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Sports massage or Physio?

Jan 11th, 2014

Andrew asked The Guru for the following Physiotherapy Advice:

Andrew asked The Guru for the following Physiotherapy Advice:

Hello,

I play squash twice a week and am right handed. I have lately been experiencing a lot of stiffness and pain in my left shoulder. I don’t know if it’s related to sport or lifting. In my job i carry a heavy bag full of files and am often running up and down stairs with it, perhaps it’s caused by this?

What would be the best course of action, please? Should I try a deep tissue/sports massage or go for physio?

Thank you,

Andrew.

The Guru Responded:

Hi Andrew

I guess it all depends on what you want to get out of it….

Sports Massage will help you feel better, as it’ll get rid of the soft tissue restrictions. What it won’t do is give you the ability to move better so it won’t return.

Physio [ with trained sports physios] will get you better, as it’ll treat the cause and not just the symptoms. It may take a little longer for you to feel the benefits, but the results will long term.

Here’s why….carrying the files and playing squash will lead to you fixing and stiffening up your thoracic spine. As you’re a smart bloke you’ll want to look forward to see where you’re going. Because you thoracic spine is stiff, this looking forwards will cause you to poke your chin out.

It’s the chin poking bit that stretches the front bit of your discs in your neck, which gives this really characteristic referred pain into your shoulder….left or right.

So, you need your thoracic spine and the front bit of your neck treated, not just soft tissue release around the painful bits.

Hope this helps.

Vincent Mac Responded

I would have to say I totally disagree with this advice from the guru. Without making a physical assessment of Andrew’s injury I don’t think it’s fair to say massage can’t really help him. Firstly, we don’t know what the range of motion in the shoulder is like. If the stiffness in the shoulder is caused by a restricted Subscap muscle or another one of the rotator cuff muscles, then massage can treat the cause and the symptoms. We also don’t know what the range of motion in the neck is, particularly with rotation to the left. Is the Levator Scapula muscle restricted, bound or otherwise compromising movement in the neck? Are the Rhomboids involved because of an imbalance with the Pec Major/Minor on is left side? All these soft tissue restrictions can be treated and resolved with specific massage techniques in order to bring full range of motion and a decrease in pain back to the shoulder.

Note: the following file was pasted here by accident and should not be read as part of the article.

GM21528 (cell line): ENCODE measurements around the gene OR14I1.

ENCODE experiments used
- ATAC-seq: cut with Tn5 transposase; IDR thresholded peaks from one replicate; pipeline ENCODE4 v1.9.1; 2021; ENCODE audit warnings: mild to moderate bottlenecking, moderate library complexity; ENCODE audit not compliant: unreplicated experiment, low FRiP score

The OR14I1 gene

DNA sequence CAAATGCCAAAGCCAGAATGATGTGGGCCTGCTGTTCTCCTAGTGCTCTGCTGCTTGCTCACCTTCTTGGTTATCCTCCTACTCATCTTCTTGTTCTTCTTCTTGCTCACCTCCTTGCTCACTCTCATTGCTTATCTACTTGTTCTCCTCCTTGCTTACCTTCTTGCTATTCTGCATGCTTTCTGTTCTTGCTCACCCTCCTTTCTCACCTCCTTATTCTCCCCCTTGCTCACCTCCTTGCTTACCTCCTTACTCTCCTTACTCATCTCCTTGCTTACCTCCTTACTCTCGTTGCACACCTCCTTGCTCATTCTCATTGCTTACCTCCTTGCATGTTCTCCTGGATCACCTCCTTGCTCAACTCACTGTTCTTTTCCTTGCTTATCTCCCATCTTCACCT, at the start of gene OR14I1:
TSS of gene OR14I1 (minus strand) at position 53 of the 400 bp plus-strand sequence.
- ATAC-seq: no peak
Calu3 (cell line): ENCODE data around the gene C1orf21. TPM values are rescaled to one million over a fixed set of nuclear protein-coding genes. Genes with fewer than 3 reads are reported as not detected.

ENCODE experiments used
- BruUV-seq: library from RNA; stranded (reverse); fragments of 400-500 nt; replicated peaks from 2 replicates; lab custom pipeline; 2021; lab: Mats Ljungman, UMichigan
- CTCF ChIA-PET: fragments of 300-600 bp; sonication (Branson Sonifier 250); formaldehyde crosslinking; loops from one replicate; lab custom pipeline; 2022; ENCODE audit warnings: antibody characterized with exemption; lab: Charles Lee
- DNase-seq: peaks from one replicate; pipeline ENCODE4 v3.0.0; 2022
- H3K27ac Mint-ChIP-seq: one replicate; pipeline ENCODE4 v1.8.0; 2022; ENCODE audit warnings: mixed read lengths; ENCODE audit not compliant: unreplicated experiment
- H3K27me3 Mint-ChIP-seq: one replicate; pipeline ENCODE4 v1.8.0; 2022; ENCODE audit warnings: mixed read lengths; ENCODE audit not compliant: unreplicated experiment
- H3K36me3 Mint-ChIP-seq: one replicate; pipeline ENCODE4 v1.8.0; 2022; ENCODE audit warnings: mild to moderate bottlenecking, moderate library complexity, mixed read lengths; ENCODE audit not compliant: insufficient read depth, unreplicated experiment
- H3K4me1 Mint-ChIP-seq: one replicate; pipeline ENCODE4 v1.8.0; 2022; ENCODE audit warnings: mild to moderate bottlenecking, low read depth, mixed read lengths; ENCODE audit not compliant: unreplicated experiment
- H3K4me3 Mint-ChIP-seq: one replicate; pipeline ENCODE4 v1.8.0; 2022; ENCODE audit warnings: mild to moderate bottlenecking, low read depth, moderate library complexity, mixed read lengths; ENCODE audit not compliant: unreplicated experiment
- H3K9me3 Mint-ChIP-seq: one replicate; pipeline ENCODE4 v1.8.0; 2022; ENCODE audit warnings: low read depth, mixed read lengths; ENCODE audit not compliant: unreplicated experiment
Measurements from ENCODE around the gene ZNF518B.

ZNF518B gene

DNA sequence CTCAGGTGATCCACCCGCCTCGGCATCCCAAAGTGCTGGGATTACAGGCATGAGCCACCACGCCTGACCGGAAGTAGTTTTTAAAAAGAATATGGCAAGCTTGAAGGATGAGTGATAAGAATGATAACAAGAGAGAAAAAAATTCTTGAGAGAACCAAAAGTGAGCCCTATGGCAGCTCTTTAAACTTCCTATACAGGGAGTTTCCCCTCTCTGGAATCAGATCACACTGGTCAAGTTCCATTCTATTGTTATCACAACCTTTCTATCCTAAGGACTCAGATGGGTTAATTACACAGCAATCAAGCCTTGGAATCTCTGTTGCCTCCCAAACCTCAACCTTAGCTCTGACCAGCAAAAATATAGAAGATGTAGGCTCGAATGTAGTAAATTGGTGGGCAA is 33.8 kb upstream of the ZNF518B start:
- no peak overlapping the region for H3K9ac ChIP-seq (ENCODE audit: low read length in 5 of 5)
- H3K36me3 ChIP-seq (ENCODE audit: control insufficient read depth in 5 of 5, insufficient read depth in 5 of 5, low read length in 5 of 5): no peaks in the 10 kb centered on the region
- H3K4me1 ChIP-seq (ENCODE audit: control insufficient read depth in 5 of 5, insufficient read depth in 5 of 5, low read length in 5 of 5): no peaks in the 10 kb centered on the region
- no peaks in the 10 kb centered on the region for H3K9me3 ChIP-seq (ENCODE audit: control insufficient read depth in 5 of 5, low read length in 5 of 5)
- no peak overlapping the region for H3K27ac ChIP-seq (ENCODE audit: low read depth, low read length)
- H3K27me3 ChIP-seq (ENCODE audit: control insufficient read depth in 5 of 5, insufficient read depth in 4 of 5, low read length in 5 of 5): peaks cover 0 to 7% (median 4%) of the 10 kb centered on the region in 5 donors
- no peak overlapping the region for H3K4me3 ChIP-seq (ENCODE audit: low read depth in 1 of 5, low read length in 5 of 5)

Carrying the files will also depress the scapula and the acromioclavicular joint on his left side which in turn stretches the levator muscle & upper trapezius on the same side, maybe these muscles are causing the stiffness?

The front motion of the chin as is described by the guru is usually fired by muscles in the front of the neck such as the anterior scalenes and the sternocleidomastoids. The attachments of these muscles would not however move any part of the disks in your neck! If that was the case you would surely have far greater pain in your neck area and very little range of motion at all. In my experience as medical massage therapist I’ve never heard of a case where the disks in the neck get “stretched” because of forward head motion, especially as I’ve said, the attachments for the muscles I’ve described are on the facet joints and the spinous processes of the neck vertebrae! I don’t see how its possible for that movement of the chin to have any effect on the disks unless there’s another more serious underlying injury in the neck.

My advice would be to have the shoulder and neck tested for range of motion to see if muscles in the area are causing your problem. Ultimately, there’s no way an assessment can be made of your injury without a qualified therapist getting their hands on you and doing the appropriate tests. Good luck!

The Guru Responded:

Hi Vincent

Thanks for the comments. I’m not sure I said that massage can’t help, on the contrary I said it will make you feel better as it will get rid of the soft tissue restriction.

I’m not sure it will provide long term relief as the cause needs to be identified, and you’re correct in saying that it can’t be on an online basis. However, this is chicken and egg. Does posture produce tight muscles or doe tight muscle produce poor posture. As long as you roast the chicken and scramble the egg, you still get fed.

Just relieving soft tissue is only half of the solution.Β If you didn’t/don’t know that the front portion (only) of cervical discs give a very definite referral pattern in to UT/LS/Rhomboids when irritated (a la work of Cloward) then this will all seem like double dutch.

If you don’t have the ability to move better, and regain better control of the surrounding soft tissues and muscles then you’ll feel better, but can’t get better – long term

Vincent Responded:

Thanks for the reply and for the info on the cervical discs. I will look into this further as its always nice to learn about new areas of the body that can refer pain!

The chicken & egg analogy is very true also! Apologies for the tone of my original post. I’m just very passionate about the work I do and about massage in general πŸ™‚

Be well!Β V

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